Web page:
• Bottom Line

    The March 1st deadline for the automatic, across the board spending cuts—referred to in Washington as the sequester—to go into effect is quickly approaching. With Congress out on recess this week and no deal in sight that would prevent the cuts from going into place, it looks increasingly likely that the sequester will kick in at the end of next week. Many of you had questions about the specifics of these spending cuts and what they might mean for you.

    Erik Reynolds wrote in asking: How much closer to zero debt will the sequester bring us to?

    Harrine Freeman tweeted: How will the cuts affect medicare, social security, unemployment benefits, social service programs and financial aid?

    And Andrea Nunnally asked: If they invented the sequester, why can’t they “un-invent” it? Is it now a matter of principle?

    Thank you for the great questions and please continue to keep them coming on Facebook and on Twitter. Be sure to tune in to “Good Morning America” tomorrow morning and

    Read More »from Looming spending cuts: Longer airport lines and cuts to food safety
  • And the Oscar goes to…Washington!

    Top Line

    'Washington is Hollywood for ugly people,' so the saying goes. By that standard, the nation's capital should look a bit prettier come Sunday's Oscars. This is a bumper year for Washington, with a trio of movies that have the capital at their core: "Argo", "Zero Dark Thirty", and "Lincoln." And of course it wouldn't be Washington if there weren't a bit of controversy around these films.

    Each has been criticized for its accuracy. In "Argo," there is a climactic chase scene that never happened; "Zero Dark Thirty" portrays torture as a useful tool in the hunt for bin Laden, contradicting the Senate; and in "Lincoln," the Connecticut delegation votes against abolishing slavery, which was not the case.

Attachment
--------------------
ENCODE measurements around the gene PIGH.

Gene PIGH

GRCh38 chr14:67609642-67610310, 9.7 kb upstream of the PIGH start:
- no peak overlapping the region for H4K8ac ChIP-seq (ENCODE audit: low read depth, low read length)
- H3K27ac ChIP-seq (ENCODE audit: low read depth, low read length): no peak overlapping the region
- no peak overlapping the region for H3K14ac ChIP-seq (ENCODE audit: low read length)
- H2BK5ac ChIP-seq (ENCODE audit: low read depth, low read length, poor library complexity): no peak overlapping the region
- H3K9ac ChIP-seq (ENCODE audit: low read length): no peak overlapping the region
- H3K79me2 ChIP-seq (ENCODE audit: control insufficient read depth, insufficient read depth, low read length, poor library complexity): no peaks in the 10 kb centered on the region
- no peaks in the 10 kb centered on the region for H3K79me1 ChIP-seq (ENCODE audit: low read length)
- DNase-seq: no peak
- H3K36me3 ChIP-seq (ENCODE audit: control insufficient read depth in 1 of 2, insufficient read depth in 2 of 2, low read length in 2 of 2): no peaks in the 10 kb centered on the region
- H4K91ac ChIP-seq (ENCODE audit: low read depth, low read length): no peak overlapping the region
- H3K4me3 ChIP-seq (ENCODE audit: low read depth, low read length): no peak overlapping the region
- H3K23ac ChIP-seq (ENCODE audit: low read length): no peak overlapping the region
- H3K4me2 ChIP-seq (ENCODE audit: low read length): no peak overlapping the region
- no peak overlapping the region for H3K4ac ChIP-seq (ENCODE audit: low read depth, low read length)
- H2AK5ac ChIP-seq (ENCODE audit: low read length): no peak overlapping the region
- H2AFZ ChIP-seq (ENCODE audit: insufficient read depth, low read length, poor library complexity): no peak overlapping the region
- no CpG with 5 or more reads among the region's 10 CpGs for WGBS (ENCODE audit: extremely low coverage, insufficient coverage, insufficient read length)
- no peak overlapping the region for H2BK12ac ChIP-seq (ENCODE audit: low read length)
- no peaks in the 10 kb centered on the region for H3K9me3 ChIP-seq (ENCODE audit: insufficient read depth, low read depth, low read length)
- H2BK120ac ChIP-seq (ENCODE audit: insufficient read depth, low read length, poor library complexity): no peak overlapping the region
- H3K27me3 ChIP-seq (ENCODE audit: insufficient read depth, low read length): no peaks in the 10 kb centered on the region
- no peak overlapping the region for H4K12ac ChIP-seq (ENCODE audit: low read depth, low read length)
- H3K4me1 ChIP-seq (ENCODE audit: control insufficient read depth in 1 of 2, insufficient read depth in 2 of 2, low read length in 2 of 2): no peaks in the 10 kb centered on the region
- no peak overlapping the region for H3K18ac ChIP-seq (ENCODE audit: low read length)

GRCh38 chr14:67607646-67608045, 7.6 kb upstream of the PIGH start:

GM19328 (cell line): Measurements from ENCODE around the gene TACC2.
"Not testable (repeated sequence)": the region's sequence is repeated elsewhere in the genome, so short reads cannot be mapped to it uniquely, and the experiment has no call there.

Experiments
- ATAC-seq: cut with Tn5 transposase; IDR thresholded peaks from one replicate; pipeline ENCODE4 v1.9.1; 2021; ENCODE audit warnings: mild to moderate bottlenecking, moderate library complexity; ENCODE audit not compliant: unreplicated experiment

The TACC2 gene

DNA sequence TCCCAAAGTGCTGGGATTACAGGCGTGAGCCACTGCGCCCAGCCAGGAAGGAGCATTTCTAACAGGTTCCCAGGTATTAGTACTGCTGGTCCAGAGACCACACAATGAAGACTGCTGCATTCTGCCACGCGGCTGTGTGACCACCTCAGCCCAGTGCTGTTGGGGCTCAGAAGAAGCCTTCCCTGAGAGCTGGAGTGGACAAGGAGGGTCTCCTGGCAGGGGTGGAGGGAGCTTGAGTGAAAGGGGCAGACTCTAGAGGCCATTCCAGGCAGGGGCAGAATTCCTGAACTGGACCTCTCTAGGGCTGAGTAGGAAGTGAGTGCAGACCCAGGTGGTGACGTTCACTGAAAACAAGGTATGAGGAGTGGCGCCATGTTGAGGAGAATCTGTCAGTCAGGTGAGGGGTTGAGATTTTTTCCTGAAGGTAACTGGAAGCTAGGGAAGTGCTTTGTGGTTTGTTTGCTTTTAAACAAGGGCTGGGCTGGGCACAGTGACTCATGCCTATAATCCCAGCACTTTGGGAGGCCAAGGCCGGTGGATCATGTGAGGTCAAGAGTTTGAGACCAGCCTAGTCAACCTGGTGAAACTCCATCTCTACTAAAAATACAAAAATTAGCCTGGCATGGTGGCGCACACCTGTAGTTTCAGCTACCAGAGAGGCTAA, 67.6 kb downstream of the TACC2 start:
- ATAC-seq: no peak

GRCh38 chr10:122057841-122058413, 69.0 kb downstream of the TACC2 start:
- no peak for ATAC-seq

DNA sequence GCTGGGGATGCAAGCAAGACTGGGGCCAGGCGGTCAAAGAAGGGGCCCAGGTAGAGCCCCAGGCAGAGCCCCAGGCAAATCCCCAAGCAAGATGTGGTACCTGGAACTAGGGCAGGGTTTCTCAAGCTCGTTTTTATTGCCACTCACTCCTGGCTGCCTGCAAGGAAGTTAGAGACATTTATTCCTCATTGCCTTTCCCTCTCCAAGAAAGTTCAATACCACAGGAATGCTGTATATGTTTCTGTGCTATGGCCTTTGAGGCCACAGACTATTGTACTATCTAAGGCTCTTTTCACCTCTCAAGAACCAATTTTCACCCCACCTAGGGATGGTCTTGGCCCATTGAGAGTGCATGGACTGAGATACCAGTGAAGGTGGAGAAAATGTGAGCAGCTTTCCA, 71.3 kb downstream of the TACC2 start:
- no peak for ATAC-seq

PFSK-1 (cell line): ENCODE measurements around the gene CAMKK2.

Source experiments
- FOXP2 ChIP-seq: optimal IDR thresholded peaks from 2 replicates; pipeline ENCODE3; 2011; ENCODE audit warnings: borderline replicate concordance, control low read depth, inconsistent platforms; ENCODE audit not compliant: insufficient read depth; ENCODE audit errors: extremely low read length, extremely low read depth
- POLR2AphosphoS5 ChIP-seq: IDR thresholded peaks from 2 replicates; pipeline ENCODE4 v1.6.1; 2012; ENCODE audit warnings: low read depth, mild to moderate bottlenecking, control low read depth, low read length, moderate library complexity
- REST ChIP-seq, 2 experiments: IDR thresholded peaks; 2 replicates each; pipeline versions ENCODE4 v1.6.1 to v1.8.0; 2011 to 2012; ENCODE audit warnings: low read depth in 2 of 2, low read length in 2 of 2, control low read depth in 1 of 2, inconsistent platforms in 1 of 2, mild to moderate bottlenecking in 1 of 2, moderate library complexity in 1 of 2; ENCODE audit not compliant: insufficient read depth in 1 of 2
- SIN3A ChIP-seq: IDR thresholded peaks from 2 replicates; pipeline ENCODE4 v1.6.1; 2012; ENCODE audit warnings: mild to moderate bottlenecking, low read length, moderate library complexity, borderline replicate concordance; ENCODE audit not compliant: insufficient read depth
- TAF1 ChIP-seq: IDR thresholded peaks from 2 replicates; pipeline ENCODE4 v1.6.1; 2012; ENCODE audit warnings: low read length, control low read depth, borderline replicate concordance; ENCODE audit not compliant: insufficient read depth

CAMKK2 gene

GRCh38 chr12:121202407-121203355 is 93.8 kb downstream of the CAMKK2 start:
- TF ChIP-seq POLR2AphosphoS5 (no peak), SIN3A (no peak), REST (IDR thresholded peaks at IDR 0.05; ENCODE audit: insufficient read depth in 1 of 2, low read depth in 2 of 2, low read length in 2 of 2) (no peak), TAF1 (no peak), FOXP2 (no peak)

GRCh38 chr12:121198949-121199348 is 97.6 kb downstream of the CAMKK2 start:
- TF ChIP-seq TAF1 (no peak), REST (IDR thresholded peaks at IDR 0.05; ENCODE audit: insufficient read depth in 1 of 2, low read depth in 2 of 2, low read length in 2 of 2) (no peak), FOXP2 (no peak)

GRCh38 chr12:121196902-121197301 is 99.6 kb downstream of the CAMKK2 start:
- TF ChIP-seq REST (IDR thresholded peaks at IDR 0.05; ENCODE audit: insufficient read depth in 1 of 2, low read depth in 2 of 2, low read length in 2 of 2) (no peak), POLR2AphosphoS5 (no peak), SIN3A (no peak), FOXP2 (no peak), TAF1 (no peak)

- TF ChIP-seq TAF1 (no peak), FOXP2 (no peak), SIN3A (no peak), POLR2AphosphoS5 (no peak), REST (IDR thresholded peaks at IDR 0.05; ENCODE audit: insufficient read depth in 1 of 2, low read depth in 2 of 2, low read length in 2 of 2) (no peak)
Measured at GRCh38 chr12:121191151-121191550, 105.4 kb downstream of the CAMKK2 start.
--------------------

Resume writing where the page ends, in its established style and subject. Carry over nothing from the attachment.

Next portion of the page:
But the controversy around "Zero Dark Thirty" is the most serious, it has the most policy implications. The movie seems to take a side on the raging debate over torture techniques that were outlawed by President Obama. Despite what the filmmakers say, it is clear that the narrative

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  • The band is back: Alan “this is madness” Simpson & Erskine “stupid…spending cuts” Bowles

    Politics Confidential

    The deficit reduction mavericks are back. Alan Simpson and Erskine Bowles failed to get Washington to accept their original deficit reduction plan at the end of 2010; but this bipartisan duo is rolling out a revamped plan– and more tough talk aimed at both Congress and the President.

    "They haven't done any of the tough stuff, any of the important stuff, they haven't reformed the tax code...they haven't done anything to slow the rate of health care to the rate of growth of the economy, they haven't made Social Security sustainably solvent. There's about $2.4 trillion more of hard work we've gotta do," former Clinton White House Chief of Staff Erskine Bowles tells Politics Confidential.

    In their new plan, Simpson and Bowles call for a variety of measures that would shrink the nation's deficit, ranging from decreasing discretionary spending to reforming government programs to make them more sustainable. Simpson gets particularly passionate when talking about

    Read More »from The band is back: Alan “this is madness” Simpson & Erskine “stupid…spending cuts” Bowles


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